An executive from Schlumberger, the oil services group, said that to improve staff recruitment and retention, it had decided its offices should meet the Leed standard for energy efficiency, because the younger, technically skilled workers it wanted saw that issue as important. A representative from Shell said it was considering a similar move, and before long every company in the room was thinking about following suit.
“If these oil companies in the sin city of Houston can see the light, then everybody else can respond as well. Banks and insurance companies made sure they were not going to get left behind,” Yeoman says.
The GOC works on Houston’s competitive spirit, seeking to encourage improvements in energy efficiency and other environmental practices from businesses across the city, and giving them a reason to do better even if they do not reach the Leed standards.
Property owners and tenants sign up at www.houstongoc.org. They are then sent a scorecard covering a list of subjects such as energy use, waste disposal and transport to work. This automatically generates a percentage score that the entrants attempt to improve over the following year, with the help of training and other support from the city.
At the Houston Permitting Center, where businesses and individuals go to get the permits they need to comply with regulations such as construction codes, there is a permanent display of environmentally friendly technologies such as solar-powered ventilation fans and water-saving toilets.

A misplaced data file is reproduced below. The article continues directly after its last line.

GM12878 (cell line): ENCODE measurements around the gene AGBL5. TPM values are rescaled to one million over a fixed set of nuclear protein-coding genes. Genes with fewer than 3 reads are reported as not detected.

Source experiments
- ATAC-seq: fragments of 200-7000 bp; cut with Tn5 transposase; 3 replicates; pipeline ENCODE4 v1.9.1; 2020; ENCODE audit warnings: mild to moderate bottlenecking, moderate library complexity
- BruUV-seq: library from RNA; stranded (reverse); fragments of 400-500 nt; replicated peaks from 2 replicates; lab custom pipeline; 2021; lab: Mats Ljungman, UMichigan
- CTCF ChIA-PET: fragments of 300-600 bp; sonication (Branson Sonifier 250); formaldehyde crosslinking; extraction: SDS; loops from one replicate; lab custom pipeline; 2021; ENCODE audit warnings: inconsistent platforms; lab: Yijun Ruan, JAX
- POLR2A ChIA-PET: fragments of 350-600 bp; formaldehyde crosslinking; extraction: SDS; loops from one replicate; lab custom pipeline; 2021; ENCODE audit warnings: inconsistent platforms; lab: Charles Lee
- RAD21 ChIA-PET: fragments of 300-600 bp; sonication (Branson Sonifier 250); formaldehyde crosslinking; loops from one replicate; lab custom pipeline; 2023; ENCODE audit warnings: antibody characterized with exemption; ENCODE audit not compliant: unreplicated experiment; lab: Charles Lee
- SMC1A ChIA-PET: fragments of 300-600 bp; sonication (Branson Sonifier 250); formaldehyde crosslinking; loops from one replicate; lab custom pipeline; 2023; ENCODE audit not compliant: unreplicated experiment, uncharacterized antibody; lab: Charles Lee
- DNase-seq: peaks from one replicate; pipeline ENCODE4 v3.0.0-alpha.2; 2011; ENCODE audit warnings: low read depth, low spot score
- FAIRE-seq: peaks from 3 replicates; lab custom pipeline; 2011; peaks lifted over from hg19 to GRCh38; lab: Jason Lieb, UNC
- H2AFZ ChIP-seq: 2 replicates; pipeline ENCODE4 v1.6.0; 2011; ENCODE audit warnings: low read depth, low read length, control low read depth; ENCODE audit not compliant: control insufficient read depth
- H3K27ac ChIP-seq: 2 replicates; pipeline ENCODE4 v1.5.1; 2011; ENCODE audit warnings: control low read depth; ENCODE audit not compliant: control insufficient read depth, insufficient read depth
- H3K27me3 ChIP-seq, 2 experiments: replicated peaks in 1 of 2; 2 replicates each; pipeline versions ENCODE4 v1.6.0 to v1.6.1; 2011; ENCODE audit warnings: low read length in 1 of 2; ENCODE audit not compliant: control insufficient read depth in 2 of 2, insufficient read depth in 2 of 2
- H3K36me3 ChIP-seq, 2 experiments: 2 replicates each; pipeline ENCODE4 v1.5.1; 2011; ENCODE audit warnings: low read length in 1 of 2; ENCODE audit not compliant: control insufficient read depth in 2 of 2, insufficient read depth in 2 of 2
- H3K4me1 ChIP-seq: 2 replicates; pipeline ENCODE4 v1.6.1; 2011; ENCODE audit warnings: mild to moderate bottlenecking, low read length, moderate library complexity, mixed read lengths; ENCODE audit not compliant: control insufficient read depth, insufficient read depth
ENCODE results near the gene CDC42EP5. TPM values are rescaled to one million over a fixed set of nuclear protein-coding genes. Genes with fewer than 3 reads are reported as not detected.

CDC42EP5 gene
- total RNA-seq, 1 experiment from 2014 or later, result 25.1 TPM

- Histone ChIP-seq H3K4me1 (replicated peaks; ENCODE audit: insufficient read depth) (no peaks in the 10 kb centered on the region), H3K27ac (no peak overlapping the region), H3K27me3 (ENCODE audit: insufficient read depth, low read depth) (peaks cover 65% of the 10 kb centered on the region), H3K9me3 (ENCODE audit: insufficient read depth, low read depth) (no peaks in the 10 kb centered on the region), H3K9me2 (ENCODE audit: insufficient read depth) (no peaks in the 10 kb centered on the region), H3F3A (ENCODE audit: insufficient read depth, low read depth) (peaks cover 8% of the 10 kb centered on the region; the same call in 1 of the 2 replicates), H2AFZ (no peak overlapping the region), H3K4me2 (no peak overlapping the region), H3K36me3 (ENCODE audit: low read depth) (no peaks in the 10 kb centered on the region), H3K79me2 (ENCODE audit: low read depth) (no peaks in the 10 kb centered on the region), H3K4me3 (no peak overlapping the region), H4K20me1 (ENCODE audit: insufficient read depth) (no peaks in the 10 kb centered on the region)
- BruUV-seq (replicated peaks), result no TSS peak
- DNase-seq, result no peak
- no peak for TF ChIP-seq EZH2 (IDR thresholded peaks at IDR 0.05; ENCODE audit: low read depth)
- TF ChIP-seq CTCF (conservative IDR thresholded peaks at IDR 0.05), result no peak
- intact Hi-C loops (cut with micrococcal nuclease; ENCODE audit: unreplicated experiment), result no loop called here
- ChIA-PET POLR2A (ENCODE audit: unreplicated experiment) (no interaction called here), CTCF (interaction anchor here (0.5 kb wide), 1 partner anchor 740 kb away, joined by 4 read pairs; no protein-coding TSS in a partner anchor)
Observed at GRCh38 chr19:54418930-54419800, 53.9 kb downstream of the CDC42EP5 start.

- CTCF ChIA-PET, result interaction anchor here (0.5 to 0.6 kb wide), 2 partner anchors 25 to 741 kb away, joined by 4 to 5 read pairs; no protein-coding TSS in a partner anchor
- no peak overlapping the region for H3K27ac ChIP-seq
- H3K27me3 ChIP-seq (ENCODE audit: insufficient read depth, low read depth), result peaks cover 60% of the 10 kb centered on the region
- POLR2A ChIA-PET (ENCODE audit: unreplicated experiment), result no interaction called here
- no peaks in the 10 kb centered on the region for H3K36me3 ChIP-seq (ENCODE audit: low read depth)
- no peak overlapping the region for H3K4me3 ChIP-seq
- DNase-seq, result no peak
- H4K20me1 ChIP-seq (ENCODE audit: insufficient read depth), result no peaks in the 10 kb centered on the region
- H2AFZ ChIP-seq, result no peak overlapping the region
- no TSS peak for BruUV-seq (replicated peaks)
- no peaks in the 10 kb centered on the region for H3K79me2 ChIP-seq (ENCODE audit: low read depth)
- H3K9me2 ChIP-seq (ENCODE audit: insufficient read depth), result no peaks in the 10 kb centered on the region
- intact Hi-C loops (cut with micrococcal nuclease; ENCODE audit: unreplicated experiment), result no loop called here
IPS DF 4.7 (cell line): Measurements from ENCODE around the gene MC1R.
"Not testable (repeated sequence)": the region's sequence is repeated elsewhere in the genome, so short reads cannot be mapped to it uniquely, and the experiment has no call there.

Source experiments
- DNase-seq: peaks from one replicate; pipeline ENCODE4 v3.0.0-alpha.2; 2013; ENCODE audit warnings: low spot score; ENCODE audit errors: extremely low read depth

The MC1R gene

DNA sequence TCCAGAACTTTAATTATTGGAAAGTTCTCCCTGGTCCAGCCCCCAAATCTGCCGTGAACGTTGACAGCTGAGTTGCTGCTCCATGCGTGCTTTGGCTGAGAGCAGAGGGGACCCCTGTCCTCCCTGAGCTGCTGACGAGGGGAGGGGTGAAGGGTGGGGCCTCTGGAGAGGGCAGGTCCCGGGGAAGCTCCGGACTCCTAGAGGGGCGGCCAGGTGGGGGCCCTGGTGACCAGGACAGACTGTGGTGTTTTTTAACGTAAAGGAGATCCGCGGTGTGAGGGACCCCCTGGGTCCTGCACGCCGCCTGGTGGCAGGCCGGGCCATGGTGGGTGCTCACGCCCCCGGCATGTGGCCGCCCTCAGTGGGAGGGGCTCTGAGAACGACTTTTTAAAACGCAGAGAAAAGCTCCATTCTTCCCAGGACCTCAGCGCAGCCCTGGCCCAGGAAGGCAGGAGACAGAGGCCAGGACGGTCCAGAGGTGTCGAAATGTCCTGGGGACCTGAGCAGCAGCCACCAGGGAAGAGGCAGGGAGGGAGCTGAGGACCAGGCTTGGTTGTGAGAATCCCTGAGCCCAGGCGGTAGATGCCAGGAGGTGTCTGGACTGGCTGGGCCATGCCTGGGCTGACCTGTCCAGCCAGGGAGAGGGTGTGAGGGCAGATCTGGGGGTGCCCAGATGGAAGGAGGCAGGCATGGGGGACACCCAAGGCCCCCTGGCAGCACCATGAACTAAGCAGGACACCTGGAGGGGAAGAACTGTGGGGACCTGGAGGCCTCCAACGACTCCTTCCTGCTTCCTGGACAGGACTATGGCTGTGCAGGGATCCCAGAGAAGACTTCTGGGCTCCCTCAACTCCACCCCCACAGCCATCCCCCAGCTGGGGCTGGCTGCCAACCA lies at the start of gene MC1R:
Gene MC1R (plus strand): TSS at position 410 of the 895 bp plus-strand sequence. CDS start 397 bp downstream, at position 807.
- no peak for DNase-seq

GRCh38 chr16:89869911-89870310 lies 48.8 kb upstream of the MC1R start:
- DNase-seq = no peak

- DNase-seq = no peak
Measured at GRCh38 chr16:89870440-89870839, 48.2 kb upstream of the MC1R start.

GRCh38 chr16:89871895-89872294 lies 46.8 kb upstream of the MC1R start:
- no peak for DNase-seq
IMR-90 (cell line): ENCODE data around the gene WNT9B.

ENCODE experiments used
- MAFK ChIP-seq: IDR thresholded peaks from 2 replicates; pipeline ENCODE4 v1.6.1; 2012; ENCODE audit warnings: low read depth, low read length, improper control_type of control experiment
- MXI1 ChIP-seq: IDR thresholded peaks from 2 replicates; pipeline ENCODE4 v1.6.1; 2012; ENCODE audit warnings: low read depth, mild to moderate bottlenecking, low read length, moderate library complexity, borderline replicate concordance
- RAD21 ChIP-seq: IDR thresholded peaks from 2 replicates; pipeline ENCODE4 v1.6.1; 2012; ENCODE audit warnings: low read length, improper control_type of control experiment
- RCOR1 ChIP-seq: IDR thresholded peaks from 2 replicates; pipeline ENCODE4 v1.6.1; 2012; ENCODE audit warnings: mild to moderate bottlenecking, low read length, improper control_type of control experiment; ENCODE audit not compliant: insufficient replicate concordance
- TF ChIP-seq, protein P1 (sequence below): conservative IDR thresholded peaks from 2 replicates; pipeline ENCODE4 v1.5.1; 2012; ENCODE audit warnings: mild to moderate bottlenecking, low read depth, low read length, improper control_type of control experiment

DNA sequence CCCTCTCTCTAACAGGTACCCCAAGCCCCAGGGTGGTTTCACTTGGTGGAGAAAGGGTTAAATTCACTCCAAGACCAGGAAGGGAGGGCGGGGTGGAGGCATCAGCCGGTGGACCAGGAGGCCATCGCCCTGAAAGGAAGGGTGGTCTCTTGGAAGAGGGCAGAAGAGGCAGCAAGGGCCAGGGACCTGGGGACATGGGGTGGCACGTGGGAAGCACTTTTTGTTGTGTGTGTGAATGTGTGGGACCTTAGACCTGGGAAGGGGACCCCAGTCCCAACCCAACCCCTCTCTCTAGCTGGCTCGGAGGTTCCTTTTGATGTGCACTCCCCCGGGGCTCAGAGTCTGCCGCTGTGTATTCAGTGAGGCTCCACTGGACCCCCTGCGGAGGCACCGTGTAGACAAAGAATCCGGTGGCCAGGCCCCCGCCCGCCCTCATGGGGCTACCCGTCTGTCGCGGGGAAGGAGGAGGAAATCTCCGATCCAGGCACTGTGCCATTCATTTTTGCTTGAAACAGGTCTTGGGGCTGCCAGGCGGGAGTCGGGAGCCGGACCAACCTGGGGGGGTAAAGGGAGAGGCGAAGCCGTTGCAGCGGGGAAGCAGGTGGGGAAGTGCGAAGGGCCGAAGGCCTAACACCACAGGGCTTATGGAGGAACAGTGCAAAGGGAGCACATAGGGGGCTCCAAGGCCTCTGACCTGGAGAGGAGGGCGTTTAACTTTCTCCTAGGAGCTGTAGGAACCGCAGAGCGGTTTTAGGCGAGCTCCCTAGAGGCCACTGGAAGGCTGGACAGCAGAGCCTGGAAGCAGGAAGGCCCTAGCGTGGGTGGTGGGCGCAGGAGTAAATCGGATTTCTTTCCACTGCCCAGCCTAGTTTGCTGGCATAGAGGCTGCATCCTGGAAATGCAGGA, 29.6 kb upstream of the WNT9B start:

The information is all self-reported, with no system of supervision. The principal reward is “great publicity” for the companies that have performed well during the year. They are recognised by the mayor at an annual awards ceremony.
There is also a $3m fund for grants to help businesses pay for efficiency improvements if they are going to save at least 15 per cent of their energy use.
Participating companies, however, say the greatest benefits have often been the ideas it has given them for saving energy and reducing waste, and the motivating effect on their staff.
Smith & Associates, an electronic components distributor, had already been pressured to improve its environmental performance. Its customers, leading big-name computer manufacturers, have for several years been using less energy and creating less waste. Recently, they have started driving that down the supply chain to companies such as Smith.
“We had had an environmental audit in 2008, and it was not very pretty,” says Matt Hartzell, chief operating officer. “That was an awakening.”
The company reached a critical moment when it needed to replace its air-conditioning system. It decided to try a new high-efficiency, water-cooled unit from Carrier, part of United Technologies, the conglomerate.
“That would have been a large capital outlay whatever we had done. We spent more than $1m, although we got a tax rebate. We are looking at a seven-11-year payback. But we expect the equipment to last 25 years, so it is worth it.”
In the spring of 2011, Smith found out about the GOC, which had been launched at the start of the year, and eagerly embraced it as a guide. “It has been invaluable having the city of Houston to benchmark our progress, set goals and targets and standardise our baseline,” Hartzell says.
The company added energy-efficient light-emitting diode lamps, solar panels for the sunshades protecting the parked vehicles outside, and two electric cars to lend to employees each month. Display screens in the reception area show how much power the panels generate.
Other cities have GOCs but Houston’s is now the largest, with 375 participants. And Spanjian is optimistic about the future. “We are making progress,” she says. “What we are doing is changing Houston.”